Catalogue


The Peloponnesian War /
Donald Kagan.
imprint
New York : Viking, 2003.
description
xxvii, 511 p. : maps.
ISBN
0670032115 (alk. paper)
format(s)
Book
Holdings
More Details
imprint
New York : Viking, 2003.
isbn
0670032115 (alk. paper)
catalogue key
4848622
 
Includes bibliographical references and index.
A Look Inside
About the Author
Author Affiliation
Donald Kagan is Sterling Professor of Classics and History at Yale University.
Excerpts
Excerpt from Book
INTRODUCTIONFor almost three decades at the end of the fifth century b.c. the Athenian Empire fought the Spartan Alliance in a terrible war that changed the Greek world and its civilization forever. Only a half-century before its outbreak the united Greeks, led by Sparta and Athens, had fought off an assault by the mighty Persian Empire, preserving their independence by driving Persia's armies and navies out of Europe and recovering the Greek cities on the coasts of Asia Minor from its grasp. This astonishing victory opened a proud era of growth, prosperity, and confidence in Greece. The Athenians, especially, flourished, increasing in population and establishing an empire that brought them wealth and glory. Their young democracy came to maturity, bringing political participation, opportunity, and political power even to the lowest class of citizens, and their novel constitution went on to take root in other Greek cities. It was a time of extraordinary cultural achievement, as well, probably unmatched in originality and richness in all of human history. Dramatic poets like Aeschylus, Sophocles, Euripides, and Aristophanes raised tragedy and comedy to a level never surpassed. The architects and sculptors who created the Parthenon and other buildings on the Acropolis in Athens, at Olympia, and all over the Greek world powerfully influenced the course of Western art and still do so today. Natural philosophers like Anaxagoras and Democritus used unaided human reason to seek an understanding of the physical world, and such pioneers of moral and political philosophy as Protagoras and Socrates did the same in the realm of human affairs. Hippocrates and his school made great advances in medical science, and Herodotus invented historiography as we understand it today. The Peloponnesian War not only brought this remarkable period to an end, but was recognized as a critical turning point even by those who fought it. The great historian Thucydides tells us that he undertook his history as the war began, in the belief that it would be great and noteworthy above all the wars that had gone before, inferring this from the fact that both powers were then at their best in preparedness for war in every way, and seeing the rest of the Hellenic people taking sides with one side or the other, some at once, others planning to do so. For this was the greatest upheaval that had ever shaken the Hellenes, extending also to some part of the barbarians, one might say even to a very large part of mankind. (1.1.2)1From the perspective of the fifth-century Greeks the Peloponnesian War was legitimately perceived as a world war, causing enormous destruction of life and property, intensifying factional and class hostility, and dividing the Greek states internally and destabilizing their relationship to one another, which ultimately weakened their capacity to resist conquest from outside. It also reversed the tendency toward the growth of democracy. When Athens was powerful and successful, its democratic constitution had a magnetic effect on other states, but its defeat was decisive in the political development of Greece, sending it in the direction of oligarchy. The Peloponnesian War was also a conflict of unprecedented brutality, violating even the harsh code that had previously governed Greek warfare and breaking through the thin line that separates civilization from savagery. Anger, frustration, and the desire for vengeance increased as the fighting dragged on, resulting in a progression of atrocities that included maiming and killing captured opponents; throwing them into pits to die of thirst, starvation, and exposure; and hurling them into the sea to drown. Bands of marauders murdered innocent children. Entire cities were destroyed, their men killed, their women and children sold as slaves. On the island of Corcyra, now called Corfu, the victorious faction in a civil war brought on by the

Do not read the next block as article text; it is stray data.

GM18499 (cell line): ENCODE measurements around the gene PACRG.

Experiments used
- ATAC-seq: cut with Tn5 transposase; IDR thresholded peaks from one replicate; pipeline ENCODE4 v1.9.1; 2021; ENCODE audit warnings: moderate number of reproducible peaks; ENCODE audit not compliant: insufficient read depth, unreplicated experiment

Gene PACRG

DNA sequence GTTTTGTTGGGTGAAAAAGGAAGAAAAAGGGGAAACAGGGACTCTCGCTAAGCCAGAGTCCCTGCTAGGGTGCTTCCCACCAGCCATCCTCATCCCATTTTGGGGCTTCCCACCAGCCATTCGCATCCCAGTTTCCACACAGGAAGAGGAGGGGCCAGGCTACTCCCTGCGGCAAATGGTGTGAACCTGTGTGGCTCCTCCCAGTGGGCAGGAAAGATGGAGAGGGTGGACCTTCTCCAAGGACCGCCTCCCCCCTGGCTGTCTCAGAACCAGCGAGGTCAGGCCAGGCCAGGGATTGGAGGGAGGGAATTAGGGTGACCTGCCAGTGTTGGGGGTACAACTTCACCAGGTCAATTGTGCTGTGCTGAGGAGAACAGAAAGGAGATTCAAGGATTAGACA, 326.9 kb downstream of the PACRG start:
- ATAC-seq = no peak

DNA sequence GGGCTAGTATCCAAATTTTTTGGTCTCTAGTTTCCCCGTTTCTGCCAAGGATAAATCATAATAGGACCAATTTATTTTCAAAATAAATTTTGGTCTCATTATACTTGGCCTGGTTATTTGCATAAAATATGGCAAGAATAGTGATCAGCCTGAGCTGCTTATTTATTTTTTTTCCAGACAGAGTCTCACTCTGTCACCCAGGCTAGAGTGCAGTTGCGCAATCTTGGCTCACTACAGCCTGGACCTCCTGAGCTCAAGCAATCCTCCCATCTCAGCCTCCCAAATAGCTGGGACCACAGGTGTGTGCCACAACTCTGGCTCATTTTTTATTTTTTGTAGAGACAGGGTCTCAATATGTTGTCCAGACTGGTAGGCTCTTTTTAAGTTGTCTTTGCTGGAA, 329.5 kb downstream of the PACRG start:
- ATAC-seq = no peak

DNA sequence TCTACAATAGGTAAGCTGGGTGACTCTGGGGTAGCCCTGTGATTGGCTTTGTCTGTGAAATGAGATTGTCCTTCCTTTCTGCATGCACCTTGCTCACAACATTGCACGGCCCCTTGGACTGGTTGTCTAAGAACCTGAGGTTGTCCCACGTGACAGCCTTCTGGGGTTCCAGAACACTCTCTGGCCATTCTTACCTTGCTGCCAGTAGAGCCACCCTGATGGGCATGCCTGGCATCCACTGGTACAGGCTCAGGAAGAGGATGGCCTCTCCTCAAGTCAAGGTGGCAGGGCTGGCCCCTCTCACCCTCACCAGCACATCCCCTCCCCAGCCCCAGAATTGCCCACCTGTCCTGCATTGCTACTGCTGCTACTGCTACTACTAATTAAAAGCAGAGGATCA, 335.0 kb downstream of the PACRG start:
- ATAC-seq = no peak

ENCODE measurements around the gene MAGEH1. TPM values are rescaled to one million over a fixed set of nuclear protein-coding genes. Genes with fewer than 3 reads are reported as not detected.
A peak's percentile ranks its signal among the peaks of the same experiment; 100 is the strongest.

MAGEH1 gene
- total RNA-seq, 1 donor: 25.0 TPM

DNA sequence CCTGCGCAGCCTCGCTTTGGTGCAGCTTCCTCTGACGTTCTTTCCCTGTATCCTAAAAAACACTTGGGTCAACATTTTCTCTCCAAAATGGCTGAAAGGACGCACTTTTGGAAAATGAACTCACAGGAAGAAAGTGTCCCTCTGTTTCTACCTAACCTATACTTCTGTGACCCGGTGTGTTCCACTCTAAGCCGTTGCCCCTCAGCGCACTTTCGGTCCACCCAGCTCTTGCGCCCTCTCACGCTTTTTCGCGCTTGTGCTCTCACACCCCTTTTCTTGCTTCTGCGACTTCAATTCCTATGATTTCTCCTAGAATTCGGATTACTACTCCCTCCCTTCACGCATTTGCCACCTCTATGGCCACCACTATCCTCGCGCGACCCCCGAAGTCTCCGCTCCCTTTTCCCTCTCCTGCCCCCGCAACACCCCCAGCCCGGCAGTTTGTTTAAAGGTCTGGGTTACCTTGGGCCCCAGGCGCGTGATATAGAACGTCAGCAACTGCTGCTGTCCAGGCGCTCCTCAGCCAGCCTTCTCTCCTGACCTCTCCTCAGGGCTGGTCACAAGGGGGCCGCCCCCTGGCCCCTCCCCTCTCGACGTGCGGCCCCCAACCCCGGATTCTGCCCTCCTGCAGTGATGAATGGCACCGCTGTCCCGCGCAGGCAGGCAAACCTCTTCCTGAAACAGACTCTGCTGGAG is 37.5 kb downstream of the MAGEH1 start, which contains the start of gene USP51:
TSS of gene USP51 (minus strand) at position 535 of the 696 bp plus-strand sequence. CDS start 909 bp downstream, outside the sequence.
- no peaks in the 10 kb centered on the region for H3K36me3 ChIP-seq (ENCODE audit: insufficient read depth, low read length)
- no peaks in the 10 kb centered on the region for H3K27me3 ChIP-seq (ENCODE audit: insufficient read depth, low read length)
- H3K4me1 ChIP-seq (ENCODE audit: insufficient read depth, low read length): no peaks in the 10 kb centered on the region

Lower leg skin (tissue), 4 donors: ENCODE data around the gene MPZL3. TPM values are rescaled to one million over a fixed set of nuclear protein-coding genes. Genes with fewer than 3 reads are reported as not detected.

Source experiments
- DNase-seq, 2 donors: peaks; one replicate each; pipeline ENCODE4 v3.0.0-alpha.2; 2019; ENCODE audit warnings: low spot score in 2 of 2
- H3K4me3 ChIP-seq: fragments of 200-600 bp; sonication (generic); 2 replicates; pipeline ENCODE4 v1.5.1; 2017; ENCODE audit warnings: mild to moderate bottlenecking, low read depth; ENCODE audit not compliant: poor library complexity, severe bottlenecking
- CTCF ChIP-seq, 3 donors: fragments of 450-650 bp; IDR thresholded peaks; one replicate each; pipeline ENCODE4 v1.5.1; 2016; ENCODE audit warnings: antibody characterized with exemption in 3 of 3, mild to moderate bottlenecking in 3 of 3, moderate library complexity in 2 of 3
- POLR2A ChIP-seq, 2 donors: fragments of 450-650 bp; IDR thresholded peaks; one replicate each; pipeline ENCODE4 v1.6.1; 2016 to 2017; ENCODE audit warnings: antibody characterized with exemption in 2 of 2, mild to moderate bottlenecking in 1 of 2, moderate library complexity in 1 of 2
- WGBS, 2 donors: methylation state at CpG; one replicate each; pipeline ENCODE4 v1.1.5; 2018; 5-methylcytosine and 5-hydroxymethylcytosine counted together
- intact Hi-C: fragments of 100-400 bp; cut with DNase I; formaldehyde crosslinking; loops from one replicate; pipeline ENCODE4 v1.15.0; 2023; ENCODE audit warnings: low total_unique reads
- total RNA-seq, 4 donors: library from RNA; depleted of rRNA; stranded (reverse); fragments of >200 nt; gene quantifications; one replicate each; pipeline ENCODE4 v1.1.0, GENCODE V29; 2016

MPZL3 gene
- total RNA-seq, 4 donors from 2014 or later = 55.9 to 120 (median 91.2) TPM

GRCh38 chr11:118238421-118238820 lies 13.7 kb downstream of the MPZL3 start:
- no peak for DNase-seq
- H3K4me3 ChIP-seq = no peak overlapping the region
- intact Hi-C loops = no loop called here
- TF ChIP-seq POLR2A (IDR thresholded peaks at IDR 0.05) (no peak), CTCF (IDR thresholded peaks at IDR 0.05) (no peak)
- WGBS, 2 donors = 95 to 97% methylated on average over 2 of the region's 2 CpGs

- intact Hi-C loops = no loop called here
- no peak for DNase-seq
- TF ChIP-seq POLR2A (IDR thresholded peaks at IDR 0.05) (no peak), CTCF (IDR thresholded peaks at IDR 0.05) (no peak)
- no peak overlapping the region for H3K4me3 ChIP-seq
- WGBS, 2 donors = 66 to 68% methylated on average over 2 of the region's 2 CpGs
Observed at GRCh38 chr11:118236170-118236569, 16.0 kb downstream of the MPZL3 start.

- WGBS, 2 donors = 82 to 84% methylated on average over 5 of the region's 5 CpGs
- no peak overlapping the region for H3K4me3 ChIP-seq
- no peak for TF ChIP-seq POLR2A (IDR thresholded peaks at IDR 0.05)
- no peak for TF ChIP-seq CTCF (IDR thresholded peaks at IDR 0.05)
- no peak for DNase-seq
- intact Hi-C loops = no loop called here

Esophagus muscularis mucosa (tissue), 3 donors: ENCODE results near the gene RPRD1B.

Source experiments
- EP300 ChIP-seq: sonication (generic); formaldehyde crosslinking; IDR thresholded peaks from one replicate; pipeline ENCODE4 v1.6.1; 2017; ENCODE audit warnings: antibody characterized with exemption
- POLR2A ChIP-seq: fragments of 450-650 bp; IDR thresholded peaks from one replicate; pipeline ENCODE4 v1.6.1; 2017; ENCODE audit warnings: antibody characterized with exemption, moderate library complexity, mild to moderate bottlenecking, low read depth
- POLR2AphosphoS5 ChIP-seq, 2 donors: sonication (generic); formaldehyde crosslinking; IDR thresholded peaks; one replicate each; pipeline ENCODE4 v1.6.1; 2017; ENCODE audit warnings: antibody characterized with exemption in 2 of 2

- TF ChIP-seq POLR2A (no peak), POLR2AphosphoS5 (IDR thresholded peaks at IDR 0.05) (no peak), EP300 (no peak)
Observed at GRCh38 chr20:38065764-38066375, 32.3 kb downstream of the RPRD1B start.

First Chapter

INTRODUCTION

For almost three decades at the end of the fifth century b.c. the Athenian Empire fought the Spartan Alliance in a terrible war that changed the Greek world and its civilization forever. Only a half-century before its outbreak the united Greeks, led by Sparta and Athens, had fought off an assault by the mighty Persian Empire, preserving their independence by driving Persia's armies and navies out of Europe and recovering the Greek cities on the coasts of Asia Minor from its grasp.

This astonishing victory opened a proud era of growth, prosperity, and confidence in Greece. The Athenians, especially, flourished, increasing in population and establishing an empire that brought them wealth and glory. Their young democracy came to maturity, bringing political participation, opportunity, and political power even to the lowest class of citizens, and their novel constitution went on to take root in other Greek cities. It was a time of extraordinary cultural achievement, as well, probably unmatched in originality and richness in all of human history. Dramatic poets like Aeschylus, Sophocles, Euripides, and Aristophanes raised tragedy and comedy to a level never surpassed. The architects and sculptors who created the Parthenon and other buildings on the Acropolis in Athens, at Olympia, and all over the Greek world powerfully influenced the course of Western art and still do so today. Natural philosophers like Anaxagoras and Democritus used unaided human reason to seek an understanding of the physical world, and such pioneers of moral and political philosophy as Protagoras and Socrates did the same in the realm of human affairs. Hippocrates and his school made great advances in medical science, and Herodotus invented historiography as we understand it today.